Friday, April 01, 2011


No news from Tatsuya, at work trying to get his quake-wrecked office back in shape... Our son Keech is busy and safe in Seattle, haven't been able to get in touch with him yet by phone, will try again this weekend...

Cherries are starting to blossom down on the flatlands; it'll be a week or so before they bloom up here, but the traditional celebratory mood just didn't arise this year... there won't be much of the usual happy cherry blossom revelries in the fragrant evenings while the blooms last, acknowledging the brevity of life with sake and music, dancing on straw mats beneath a sky of blossoms-- no one can fully celebrate the turning of this year into seeding time, growing time, greening, warming, golden time, because no one has a whole heart. How can they be joyous beneath all that beauty without thinking of places not far away, where there is no joy and beauty has fled?

Cherry Blossoms Bloom Alone as Japanese Mourn Tsunami Victims

One good at least comes from all this, and that is the growing awareness - throughout this country and the world - of the importance of power conservation, which should have been promoted in schools and societies every minute of every day for the past 50 years. Having every service at your fingertips is spiritually and physically debilitating. Where's the #$%@#$%*# remote?! Not to say there should be no power, but that it should be the essential part, judiciously meted and gratefully valued. No man is free who has an invisible, ubiquitous, all-powerful, instant slave.

Tokyo tower is not lit (I've never seen that) and daily electricity demand in Tokyo (the e-hungriest city in the world) has fallen by as much as 28 percent since the earthquake, compared with year-earlier levels. Well done.

Sarkozy is visiting Japan for a bit of radioactive PR. Last time Kan tried that and went to see the radiating reactors to get some macho press wearing the unsullied worker’s uniform politicians here put on in times of disaster, his vast entourage arrived just as the reactor guys were about to conduct a critical procedure that would release radiation, which isn't even healthy for elected officials, let alone Prime Ministers, so they had to postpone the procedure until the PM had helicoptered off, leaving things worse than when he came... Gives me a thought though... perhaps a radiation shield comprising layer upon layer of responsible politicians might be of some satisfaction...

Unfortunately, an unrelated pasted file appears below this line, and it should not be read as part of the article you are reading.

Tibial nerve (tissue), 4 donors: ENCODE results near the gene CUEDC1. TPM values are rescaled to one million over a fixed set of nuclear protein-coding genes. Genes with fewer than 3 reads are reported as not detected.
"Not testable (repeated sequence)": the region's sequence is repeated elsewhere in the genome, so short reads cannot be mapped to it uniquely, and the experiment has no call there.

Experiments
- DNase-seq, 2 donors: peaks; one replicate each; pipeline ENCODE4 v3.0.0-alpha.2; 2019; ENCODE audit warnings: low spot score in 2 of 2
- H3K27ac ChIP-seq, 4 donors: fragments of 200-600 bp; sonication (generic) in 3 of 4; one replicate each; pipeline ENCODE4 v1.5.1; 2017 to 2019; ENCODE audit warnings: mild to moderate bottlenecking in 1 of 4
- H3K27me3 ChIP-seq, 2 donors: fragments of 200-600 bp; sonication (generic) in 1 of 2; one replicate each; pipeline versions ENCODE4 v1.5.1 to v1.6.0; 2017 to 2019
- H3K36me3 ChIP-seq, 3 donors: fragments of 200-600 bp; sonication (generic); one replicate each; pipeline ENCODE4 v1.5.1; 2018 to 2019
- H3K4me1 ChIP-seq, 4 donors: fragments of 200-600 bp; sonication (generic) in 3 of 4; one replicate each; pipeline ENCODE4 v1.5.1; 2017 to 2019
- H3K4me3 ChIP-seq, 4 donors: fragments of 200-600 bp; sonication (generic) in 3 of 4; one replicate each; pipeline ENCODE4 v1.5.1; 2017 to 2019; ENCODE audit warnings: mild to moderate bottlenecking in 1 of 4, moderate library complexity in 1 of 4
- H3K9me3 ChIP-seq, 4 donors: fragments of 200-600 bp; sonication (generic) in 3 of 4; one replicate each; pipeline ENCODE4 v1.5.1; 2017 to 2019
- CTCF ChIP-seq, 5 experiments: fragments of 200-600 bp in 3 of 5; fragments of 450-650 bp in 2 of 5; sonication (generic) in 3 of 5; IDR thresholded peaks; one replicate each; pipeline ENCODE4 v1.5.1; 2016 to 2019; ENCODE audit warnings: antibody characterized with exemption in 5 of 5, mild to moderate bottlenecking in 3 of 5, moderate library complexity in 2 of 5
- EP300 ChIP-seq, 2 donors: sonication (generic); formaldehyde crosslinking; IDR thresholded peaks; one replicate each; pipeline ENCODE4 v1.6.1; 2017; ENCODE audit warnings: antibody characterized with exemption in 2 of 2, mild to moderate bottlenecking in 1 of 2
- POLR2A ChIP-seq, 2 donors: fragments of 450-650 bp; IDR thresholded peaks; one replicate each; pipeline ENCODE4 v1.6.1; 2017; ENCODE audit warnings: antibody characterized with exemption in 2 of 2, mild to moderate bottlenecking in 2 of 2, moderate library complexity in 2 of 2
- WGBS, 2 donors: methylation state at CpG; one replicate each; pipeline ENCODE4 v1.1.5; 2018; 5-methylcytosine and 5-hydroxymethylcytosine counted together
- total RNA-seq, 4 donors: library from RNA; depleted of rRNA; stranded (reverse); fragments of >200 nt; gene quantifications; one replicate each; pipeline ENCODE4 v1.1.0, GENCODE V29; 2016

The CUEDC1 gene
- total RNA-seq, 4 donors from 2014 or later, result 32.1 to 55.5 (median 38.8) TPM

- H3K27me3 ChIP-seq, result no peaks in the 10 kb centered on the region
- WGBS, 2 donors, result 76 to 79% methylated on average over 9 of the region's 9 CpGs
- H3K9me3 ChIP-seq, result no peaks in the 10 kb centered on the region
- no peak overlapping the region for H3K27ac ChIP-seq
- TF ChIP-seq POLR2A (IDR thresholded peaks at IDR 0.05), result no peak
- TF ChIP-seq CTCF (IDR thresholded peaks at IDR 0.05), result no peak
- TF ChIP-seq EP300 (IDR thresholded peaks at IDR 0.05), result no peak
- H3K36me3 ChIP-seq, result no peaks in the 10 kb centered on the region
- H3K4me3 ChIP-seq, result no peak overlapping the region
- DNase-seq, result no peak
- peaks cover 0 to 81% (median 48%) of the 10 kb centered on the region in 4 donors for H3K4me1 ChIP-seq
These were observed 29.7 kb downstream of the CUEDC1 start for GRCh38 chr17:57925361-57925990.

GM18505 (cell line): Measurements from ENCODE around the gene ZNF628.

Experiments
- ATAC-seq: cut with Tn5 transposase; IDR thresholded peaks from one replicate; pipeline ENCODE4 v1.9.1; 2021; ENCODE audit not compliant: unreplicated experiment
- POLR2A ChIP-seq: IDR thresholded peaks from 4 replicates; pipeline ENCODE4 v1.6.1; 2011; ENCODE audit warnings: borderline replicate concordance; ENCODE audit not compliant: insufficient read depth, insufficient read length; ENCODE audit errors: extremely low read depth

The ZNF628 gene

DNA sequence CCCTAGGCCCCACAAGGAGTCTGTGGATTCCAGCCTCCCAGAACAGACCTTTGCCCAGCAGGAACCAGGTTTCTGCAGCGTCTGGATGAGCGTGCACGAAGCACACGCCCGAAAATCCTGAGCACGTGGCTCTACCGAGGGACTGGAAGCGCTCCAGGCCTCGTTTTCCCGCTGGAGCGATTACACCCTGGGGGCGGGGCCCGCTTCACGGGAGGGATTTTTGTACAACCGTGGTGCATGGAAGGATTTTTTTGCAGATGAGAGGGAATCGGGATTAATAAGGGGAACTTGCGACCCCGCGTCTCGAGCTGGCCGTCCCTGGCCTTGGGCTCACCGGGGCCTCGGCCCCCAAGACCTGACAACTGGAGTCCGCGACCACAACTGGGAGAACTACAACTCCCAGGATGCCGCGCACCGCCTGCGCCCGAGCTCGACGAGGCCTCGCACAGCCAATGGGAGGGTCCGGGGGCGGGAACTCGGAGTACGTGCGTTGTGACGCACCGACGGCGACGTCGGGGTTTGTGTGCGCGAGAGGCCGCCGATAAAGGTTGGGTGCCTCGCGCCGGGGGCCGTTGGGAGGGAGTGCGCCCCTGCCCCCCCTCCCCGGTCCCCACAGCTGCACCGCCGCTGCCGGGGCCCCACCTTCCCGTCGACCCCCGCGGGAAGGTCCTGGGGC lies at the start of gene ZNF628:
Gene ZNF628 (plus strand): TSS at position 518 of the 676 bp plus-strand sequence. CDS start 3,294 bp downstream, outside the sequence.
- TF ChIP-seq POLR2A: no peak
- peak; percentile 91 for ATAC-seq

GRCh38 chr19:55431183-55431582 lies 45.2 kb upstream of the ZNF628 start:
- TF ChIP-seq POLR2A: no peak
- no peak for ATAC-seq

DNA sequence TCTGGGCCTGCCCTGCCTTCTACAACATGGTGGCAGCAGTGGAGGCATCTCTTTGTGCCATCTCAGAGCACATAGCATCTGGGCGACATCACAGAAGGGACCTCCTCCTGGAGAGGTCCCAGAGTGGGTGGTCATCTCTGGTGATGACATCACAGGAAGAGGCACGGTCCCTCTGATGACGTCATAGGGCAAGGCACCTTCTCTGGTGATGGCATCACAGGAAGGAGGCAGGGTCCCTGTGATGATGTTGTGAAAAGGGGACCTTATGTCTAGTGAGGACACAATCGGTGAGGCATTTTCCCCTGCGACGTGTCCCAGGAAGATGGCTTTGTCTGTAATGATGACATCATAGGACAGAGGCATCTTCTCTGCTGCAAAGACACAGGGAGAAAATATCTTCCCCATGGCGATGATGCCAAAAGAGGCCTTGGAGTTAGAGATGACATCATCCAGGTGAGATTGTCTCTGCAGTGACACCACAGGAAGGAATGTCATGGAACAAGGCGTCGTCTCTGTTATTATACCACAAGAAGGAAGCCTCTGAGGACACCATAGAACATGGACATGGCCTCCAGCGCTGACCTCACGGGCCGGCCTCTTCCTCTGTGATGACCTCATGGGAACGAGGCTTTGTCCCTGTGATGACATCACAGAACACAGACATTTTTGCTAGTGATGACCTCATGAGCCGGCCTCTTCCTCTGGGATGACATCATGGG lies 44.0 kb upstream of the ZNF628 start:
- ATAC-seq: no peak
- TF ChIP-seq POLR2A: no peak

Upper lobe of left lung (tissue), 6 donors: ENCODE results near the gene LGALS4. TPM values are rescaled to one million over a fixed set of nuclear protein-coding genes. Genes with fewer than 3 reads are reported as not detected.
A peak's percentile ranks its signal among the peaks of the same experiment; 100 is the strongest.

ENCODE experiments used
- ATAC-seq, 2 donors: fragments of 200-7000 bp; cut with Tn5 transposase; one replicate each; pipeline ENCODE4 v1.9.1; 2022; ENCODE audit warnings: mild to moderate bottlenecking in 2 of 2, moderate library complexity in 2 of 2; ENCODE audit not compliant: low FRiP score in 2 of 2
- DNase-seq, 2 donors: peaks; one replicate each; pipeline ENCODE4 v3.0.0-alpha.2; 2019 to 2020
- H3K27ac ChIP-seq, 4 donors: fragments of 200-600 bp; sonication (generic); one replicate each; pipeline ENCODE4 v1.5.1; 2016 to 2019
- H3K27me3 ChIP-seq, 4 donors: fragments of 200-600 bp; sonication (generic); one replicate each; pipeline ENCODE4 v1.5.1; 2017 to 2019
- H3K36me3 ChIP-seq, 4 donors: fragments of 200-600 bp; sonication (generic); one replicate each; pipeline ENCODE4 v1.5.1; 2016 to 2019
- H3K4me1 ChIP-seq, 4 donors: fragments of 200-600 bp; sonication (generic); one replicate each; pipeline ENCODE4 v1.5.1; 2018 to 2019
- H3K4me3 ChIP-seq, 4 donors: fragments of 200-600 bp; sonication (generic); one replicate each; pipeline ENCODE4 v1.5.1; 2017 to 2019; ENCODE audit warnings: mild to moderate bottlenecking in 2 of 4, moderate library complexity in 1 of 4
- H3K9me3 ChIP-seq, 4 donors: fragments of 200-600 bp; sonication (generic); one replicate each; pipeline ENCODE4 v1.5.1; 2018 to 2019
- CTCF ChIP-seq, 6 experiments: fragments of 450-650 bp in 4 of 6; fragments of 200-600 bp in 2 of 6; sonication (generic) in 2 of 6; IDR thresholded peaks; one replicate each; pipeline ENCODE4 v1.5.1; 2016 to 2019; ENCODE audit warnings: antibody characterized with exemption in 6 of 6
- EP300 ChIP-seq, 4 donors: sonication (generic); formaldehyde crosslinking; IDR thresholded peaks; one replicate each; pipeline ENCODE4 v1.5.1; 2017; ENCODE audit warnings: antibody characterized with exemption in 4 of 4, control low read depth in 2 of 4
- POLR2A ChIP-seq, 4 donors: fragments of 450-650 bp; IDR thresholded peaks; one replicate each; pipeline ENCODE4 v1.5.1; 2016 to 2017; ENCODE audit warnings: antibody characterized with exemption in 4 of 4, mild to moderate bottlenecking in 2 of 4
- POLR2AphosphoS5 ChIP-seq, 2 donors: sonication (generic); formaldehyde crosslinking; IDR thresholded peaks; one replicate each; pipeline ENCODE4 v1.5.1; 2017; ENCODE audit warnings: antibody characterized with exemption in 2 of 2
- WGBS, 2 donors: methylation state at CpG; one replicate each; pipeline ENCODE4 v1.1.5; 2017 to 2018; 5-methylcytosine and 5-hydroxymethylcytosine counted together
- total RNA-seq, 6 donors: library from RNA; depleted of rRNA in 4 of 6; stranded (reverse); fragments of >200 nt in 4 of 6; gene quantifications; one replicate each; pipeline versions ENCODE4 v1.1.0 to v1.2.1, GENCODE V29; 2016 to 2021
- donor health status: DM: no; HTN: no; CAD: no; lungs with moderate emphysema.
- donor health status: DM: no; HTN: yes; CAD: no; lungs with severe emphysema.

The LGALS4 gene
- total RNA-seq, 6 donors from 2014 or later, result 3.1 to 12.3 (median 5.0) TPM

As to the stark reality of it all...


"Measurement networks showing how radiation plumes move globally, along with commercial satellite imagery and Internet communication, mean the public has more information than ever before [who let that happen?] about the consequences of nuclear breakdowns. Policy makers will have to adapt..."

Guess this means that the International Atomic Energy Agency is gonna have to tell the public something more fundamental about what is going on. They meet next week at a "10 day closed-door event." We are not invited.


Tabor said...

I posted on one of my blogs a visit to the Cherry Blossom Festival in DC and even though it was crowded with people it seemed so much more somber than in years past. The only ones who did not seem pensive were the children and the lovers...but they are the ones that will keep us moving on.

Kalei's Best Friend said...

Its too bad that the 'one good' that came out of this had to have so much sadness and destruction..

joared said...

Continue to appreciate your updating this event of worldwide significance. Hope you hear more from your SIL.

I've written about a whistleblower lawsuit filed by an ex-manager of the San Onofre nuclear plant 51 miles from my home. Seems there night be reason to think there are safety concerns there -- surprise! surprise!